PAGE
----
Transitional Justice Attempts in Kazakhstan

Research output: Chapter in Book/Report/Conference proceedingChapter (peer-reviewed)peer-review

1 Citation (Scopus)


The Soviet regime left serious wounds in Kazakhstan, yet after declaring its independence in 1991 the republic chose to deal with those legacies through a very narrow transitional justice program that primarily included symbolic commemoration and inconsistent rehabilitation of victims of Stalinist crimes. This chapter is the first to overview efforts to reckon with the Soviet abuses in Kazakhstan; a country that is still engaged in its post-Soviet political, economic, and social transition. Drawing on government documents, media reports, and secondary literature, this chapter explores the ideas, interests, and institutions that have designed and carried out transitional justice for the victims of two large-scale tragedies in Soviet Kazakhstan under Stalin: the famine of 1931–3, and the purges of 1937–53.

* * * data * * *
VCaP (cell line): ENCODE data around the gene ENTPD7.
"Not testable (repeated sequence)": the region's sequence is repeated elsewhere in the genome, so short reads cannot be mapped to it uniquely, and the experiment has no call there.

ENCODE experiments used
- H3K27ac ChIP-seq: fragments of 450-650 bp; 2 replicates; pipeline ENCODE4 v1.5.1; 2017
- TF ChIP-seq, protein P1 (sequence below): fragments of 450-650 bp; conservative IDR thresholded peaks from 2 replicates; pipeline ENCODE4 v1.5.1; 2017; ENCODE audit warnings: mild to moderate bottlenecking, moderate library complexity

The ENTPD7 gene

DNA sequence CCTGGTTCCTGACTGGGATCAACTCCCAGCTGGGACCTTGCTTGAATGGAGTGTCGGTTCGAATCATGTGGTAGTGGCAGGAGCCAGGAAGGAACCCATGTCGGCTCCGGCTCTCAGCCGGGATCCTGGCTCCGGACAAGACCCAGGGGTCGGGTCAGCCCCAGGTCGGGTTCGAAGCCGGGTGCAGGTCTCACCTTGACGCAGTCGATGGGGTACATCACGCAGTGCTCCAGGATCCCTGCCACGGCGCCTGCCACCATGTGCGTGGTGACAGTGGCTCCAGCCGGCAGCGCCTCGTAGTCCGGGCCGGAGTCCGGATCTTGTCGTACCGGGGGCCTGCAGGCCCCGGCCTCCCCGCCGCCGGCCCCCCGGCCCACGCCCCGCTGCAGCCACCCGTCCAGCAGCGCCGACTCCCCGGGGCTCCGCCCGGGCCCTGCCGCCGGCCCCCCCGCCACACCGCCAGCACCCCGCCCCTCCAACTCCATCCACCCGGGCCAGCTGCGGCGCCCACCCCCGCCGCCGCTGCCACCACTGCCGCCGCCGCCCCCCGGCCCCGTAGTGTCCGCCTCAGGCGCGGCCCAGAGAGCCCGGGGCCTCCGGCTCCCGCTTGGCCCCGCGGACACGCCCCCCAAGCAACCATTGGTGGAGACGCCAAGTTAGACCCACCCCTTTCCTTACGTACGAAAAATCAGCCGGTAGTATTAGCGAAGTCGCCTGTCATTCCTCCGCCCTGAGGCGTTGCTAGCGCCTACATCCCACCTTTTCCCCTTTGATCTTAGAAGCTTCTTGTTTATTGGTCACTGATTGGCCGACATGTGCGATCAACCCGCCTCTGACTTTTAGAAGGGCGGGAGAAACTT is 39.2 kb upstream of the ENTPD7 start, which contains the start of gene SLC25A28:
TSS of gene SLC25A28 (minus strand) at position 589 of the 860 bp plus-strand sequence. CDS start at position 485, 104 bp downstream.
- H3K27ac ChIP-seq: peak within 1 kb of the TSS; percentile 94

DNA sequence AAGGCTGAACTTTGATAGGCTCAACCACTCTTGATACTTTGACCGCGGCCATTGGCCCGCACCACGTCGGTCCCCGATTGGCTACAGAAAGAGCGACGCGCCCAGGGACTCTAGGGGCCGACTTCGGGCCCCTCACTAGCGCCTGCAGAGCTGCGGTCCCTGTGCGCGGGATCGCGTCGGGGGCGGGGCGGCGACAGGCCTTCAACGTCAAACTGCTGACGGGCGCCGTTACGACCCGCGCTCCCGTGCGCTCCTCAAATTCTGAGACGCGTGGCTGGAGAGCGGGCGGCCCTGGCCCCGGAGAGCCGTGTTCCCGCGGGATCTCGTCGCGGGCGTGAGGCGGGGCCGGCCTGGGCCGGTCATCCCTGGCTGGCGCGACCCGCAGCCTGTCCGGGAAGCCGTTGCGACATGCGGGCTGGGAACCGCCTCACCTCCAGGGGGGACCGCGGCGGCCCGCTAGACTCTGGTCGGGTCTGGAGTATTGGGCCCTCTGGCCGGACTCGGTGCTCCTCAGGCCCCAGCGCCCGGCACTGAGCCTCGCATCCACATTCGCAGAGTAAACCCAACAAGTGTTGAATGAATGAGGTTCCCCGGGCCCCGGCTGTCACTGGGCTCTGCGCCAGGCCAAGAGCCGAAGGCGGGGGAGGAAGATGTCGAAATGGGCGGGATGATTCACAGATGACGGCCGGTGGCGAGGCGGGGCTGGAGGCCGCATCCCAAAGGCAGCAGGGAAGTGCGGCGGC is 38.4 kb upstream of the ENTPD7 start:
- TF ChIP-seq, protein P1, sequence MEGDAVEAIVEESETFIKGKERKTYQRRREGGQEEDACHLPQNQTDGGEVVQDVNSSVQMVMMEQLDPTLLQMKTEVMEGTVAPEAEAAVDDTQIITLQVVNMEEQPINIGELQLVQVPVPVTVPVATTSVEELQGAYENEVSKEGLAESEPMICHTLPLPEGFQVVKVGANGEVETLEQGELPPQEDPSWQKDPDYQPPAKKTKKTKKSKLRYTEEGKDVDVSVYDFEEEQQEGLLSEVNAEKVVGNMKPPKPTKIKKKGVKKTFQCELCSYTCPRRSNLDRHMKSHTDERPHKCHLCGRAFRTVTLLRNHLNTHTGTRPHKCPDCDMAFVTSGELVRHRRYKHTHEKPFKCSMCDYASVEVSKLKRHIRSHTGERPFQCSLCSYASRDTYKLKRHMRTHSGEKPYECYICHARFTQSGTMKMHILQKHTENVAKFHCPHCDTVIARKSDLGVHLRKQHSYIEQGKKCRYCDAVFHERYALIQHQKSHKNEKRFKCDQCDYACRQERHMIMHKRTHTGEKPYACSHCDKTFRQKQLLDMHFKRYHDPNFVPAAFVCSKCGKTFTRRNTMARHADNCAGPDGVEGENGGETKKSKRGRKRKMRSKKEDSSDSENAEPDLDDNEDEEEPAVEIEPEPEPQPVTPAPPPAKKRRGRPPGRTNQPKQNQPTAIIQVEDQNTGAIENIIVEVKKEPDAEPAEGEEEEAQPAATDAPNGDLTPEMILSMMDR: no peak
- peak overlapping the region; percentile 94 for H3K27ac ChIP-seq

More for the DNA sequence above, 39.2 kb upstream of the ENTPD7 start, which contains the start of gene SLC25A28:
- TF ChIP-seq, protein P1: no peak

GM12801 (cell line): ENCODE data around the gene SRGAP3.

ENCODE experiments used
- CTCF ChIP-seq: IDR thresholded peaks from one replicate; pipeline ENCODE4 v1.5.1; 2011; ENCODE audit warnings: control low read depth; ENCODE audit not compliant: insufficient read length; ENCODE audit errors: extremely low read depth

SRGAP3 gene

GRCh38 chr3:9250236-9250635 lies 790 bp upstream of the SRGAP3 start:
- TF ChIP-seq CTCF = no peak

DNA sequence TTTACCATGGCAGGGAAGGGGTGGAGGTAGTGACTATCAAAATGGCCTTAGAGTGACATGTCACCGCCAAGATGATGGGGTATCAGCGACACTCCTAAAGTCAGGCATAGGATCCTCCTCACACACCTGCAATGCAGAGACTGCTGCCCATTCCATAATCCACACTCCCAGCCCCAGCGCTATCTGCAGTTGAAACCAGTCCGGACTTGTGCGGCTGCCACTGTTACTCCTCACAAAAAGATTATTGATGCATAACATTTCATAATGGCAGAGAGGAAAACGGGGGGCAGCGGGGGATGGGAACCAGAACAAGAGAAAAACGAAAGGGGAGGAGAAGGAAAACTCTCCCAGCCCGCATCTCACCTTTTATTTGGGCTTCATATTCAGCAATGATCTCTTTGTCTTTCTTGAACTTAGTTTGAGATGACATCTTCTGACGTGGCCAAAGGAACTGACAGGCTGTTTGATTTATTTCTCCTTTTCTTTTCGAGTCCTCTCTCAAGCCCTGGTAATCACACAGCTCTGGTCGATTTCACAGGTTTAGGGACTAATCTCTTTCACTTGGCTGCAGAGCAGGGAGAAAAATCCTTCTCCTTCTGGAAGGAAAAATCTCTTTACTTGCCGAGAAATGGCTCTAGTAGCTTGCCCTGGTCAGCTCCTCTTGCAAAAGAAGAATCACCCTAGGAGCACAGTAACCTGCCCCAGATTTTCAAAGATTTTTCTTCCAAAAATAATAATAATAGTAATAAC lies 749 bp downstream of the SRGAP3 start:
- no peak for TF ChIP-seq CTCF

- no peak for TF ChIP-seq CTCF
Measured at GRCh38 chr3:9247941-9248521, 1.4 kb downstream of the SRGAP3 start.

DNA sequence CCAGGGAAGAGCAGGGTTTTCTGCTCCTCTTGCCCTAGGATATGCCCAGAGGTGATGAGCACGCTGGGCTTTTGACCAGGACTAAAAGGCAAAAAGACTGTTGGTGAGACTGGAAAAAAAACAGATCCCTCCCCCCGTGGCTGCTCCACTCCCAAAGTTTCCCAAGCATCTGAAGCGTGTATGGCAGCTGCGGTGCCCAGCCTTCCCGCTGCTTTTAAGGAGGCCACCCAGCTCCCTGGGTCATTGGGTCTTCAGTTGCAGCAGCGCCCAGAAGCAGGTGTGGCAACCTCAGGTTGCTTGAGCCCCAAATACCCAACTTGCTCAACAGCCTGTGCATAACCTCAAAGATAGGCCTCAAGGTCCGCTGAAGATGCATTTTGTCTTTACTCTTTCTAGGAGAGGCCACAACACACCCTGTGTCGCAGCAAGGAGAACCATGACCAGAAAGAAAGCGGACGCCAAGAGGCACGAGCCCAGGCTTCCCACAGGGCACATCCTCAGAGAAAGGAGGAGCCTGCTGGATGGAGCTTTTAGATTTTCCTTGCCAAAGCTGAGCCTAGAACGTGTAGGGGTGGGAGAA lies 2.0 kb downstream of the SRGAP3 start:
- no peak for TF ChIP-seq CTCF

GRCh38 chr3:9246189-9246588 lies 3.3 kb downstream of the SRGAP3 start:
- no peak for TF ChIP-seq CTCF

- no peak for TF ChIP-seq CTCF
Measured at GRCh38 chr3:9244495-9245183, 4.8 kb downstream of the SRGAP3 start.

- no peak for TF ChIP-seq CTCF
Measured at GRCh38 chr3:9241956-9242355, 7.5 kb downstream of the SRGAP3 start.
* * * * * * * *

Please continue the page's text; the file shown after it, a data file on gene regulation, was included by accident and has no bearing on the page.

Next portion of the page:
Original languageEnglish
Title of host publicationTransitional Justice and the Former Soviet Union: Reviewing the Past, Looking toward the Future
Place of PublicationNew York
PublisherCambridge University Press
ISBN (Electronic)9781108182171, Cynthia M. Horne, Lavinia Stan
ISBN (Print)9781107198135
Publication statusPublished - Feb 2018


  • Politics and International Relations
  • Stalinism
  • transitional justice
  • criminal law
  • Kazakhstan

ASJC Scopus subject areas

  • Political Science and International Relations

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